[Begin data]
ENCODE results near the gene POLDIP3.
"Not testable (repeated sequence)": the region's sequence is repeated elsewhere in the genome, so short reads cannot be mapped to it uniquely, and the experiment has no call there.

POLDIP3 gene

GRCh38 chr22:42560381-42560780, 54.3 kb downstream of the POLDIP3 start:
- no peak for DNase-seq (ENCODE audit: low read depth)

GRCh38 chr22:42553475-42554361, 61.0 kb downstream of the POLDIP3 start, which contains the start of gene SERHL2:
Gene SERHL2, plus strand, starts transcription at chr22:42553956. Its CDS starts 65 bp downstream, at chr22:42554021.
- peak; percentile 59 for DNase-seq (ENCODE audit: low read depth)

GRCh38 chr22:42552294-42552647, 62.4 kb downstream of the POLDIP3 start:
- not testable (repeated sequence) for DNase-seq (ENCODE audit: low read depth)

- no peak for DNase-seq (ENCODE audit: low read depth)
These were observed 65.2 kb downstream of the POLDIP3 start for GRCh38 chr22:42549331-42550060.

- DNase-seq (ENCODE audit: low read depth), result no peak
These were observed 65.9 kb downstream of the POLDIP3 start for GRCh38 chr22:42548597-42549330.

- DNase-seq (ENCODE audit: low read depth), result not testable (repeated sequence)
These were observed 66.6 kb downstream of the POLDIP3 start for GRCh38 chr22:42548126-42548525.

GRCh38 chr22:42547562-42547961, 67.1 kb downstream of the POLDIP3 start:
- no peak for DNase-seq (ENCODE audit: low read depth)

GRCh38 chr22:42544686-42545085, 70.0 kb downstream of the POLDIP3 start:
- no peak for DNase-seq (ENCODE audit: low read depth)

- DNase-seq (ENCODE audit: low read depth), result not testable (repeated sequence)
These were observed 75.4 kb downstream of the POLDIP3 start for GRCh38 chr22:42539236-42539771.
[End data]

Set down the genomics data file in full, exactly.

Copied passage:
ENCODE results near the gene POLDIP3.
"Not testable (repeated sequence)": the region's sequence is repeated elsewhere in the genome, so short reads cannot be mapped to it uniquely, and the experiment has no call there.

POLDIP3 gene

GRCh38 chr22:42560381-42560780, 54.3 kb downstream of the POLDIP3 start:
- no peak for DNase-seq (ENCODE audit: low read depth)

GRCh38 chr22:42553475-42554361, 61.0 kb downstream of the POLDIP3 start, which contains the start of gene SERHL2:
Gene SERHL2, plus strand, starts transcription at chr22:42553956. Its CDS starts 65 bp downstream, at chr22:42554021.
- peak; percentile 59 for DNase-seq (ENCODE audit: low read depth)

GRCh38 chr22:42552294-42552647, 62.4 kb downstream of the POLDIP3 start:
- not testable (repeated sequence) for DNase-seq (ENCODE audit: low read depth)

- no peak for DNase-seq (ENCODE audit: low read depth)
These were observed 65.2 kb downstream of the POLDIP3 start for GRCh38 chr22:42549331-42550060.

- DNase-seq (ENCODE audit: low read depth), result no peak
These were observed 65.9 kb downstream of the POLDIP3 start for GRCh38 chr22:42548597-42549330.

- DNase-seq (ENCODE audit: low read depth), result not testable (repeated sequence)
These were observed 66.6 kb downstream of the POLDIP3 start for GRCh38 chr22:42548126-42548525.

GRCh38 chr22:42547562-42547961, 67.1 kb downstream of the POLDIP3 start:
- no peak for DNase-seq (ENCODE audit: low read depth)

GRCh38 chr22:42544686-42545085, 70.0 kb downstream of the POLDIP3 start:
- no peak for DNase-seq (ENCODE audit: low read depth)

- DNase-seq (ENCODE audit: low read depth), result not testable (repeated sequence)
These were observed 75.4 kb downstream of the POLDIP3 start for GRCh38 chr22:42539236-42539771.